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Moving to Sweden with a disability

From within the EU

Bsmith
post 9.May.2019, 12:27 PM
Post #16
Joined: 25.Jun.2009

QUOTE (pepitoAndalucia @ 8.May.2019, 09:46 PM) *
I live in Sweden because in my country there is no work.



So instead of staying in the country you love and acting as an agent for change, you choose to run away to Sweden. Fine. Looking out for #1 and all that jazz, but don't continue to bemoan how piss poor everything in Sweden is. No one asked you to move there.
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pepitoAndalucia
post 9.May.2019, 06:24 PM
Post #17
Joined: 3.Jun.2018

QUOTE (Bsmith @ 9.May.2019, 01:27 PM) *
So instead of staying in the country you love and acting as an agent for change, you choose to run away to Sweden. Fine. Looking out for #1 and all that jazz, but don't ... (show full quote)



We do what we can in order to pay the rent every month.

QUOTE
I live in Sweden because in my country there is no work.
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Bsmith
post 9.May.2019, 07:23 PM
Post #18
Joined: 25.Jun.2009

Do you send money back? If not, you are not helping your beloved country and things will never get better.

Meanwhile, you are stuck someplace where you are obviously miserable in order to survive.

Just saying...
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skogsbo
post 9.May.2019, 09:24 PM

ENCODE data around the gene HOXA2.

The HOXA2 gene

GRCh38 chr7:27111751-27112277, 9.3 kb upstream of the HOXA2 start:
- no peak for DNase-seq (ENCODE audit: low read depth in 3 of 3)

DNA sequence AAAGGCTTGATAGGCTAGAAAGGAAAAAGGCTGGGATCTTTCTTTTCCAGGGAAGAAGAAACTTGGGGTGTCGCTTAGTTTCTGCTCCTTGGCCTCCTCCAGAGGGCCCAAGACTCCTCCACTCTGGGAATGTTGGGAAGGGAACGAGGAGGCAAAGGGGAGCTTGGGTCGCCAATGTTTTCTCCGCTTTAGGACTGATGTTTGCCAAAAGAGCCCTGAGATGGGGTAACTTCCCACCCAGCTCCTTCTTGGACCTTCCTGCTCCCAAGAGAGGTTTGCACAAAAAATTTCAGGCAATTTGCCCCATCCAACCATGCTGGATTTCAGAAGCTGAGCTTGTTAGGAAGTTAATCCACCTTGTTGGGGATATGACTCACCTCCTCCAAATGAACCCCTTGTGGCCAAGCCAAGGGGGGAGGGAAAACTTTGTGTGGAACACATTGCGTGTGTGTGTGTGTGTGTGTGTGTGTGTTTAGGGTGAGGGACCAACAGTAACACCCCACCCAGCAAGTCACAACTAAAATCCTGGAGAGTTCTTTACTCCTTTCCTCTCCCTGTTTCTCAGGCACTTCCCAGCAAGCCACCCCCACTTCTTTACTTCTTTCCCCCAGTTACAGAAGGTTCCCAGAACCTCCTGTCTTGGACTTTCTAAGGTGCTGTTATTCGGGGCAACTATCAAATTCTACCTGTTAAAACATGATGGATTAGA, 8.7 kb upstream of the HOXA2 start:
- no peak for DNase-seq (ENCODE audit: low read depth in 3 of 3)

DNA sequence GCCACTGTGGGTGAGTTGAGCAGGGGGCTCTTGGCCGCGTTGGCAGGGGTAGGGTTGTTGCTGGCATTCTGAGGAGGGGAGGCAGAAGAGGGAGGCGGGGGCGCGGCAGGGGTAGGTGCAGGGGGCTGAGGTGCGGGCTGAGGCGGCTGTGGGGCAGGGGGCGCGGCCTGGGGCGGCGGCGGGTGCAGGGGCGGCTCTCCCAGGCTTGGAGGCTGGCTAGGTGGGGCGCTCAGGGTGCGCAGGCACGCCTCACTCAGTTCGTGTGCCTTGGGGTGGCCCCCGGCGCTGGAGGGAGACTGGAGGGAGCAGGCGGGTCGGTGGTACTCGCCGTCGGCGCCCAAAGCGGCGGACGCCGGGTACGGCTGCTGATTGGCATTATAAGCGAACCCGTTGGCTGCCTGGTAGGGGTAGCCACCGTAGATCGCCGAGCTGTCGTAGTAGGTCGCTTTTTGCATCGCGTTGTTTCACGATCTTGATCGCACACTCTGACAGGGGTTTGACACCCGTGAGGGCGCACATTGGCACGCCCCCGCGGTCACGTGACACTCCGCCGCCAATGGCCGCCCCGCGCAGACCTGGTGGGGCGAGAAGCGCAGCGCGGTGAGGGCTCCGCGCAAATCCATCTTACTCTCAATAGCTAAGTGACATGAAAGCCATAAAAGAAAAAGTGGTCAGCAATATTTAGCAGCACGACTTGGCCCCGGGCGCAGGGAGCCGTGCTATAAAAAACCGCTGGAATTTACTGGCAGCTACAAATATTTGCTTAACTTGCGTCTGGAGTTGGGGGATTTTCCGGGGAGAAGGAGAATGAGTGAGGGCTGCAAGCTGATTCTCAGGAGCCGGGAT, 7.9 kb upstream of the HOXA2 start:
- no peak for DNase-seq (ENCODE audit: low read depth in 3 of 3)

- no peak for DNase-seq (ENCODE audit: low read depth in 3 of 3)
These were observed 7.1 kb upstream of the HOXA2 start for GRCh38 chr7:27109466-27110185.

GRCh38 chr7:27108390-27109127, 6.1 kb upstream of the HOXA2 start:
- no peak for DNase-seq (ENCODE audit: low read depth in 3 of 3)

Post #19
Joined: 20.Sep.2011

QUOTE (pepitoAndalucia @ 9.May.2019, 05:24 PM) *
We do what we can in order to pay the rent every month.

Iinteresting position, you criticise the country that feeds you and praise one that can't!!
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Bsmith
post 10.May.2019, 11:15 AM
Post #20
Joined: 25.Jun.2009

I understand how tough it can be moving to a new country. You have to learn a new language, new customs, new laws...everything is different. I remember the first time I pulled up to a gas pump in Sweden and it took me 5 minutes to figure out how to use the damn thing, a task that I had performed thousands of time at home without a second thought. The whole ordeal of living in a new land is immensely stressful.

And I also get how nostalgia for home and family and friends kicks in and makes you long for your old home place.

But you either make peace with it, or you will be miserable. Or you move back. Those are really the only choices.
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pepitoAndalucia
post 11.May.2019, 03:45 PM
Post #21
Joined: 3.Jun.2018

QUOTE (skogsbo @ 9.May.2019, 10:24 PM) *
Iinteresting position, you criticise the country that feeds you and praise one that can't!!


Wrong, they don't feed me. I feed myself with my effort.

No sweden is not a paradise it's very well designed trap.

Spain cannot offer me a job, but Spain is not a trap. Spain doesn't have queues for rentals, Spain doesn't have massive ghettos as Sweden has. Spain doesn't use their language to filter as you swedes do.

So please, stop the passive aggression, I have seen it for a long time. I know you all have money and no life but please don't bitch when the only thing of value you have is high wages and a secured job.
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pepitoAndalucia
post 11.May.2019, 03:58 PM
Post #22
Joined: 3.Jun.2018

QUOTE (Bsmith @ 10.May.2019, 12:15 PM) *
I understand how tough it can be moving to a new country. You have to learn a new language, new customs, new laws...everything is different. I remember the first time I pull ... (show full quote)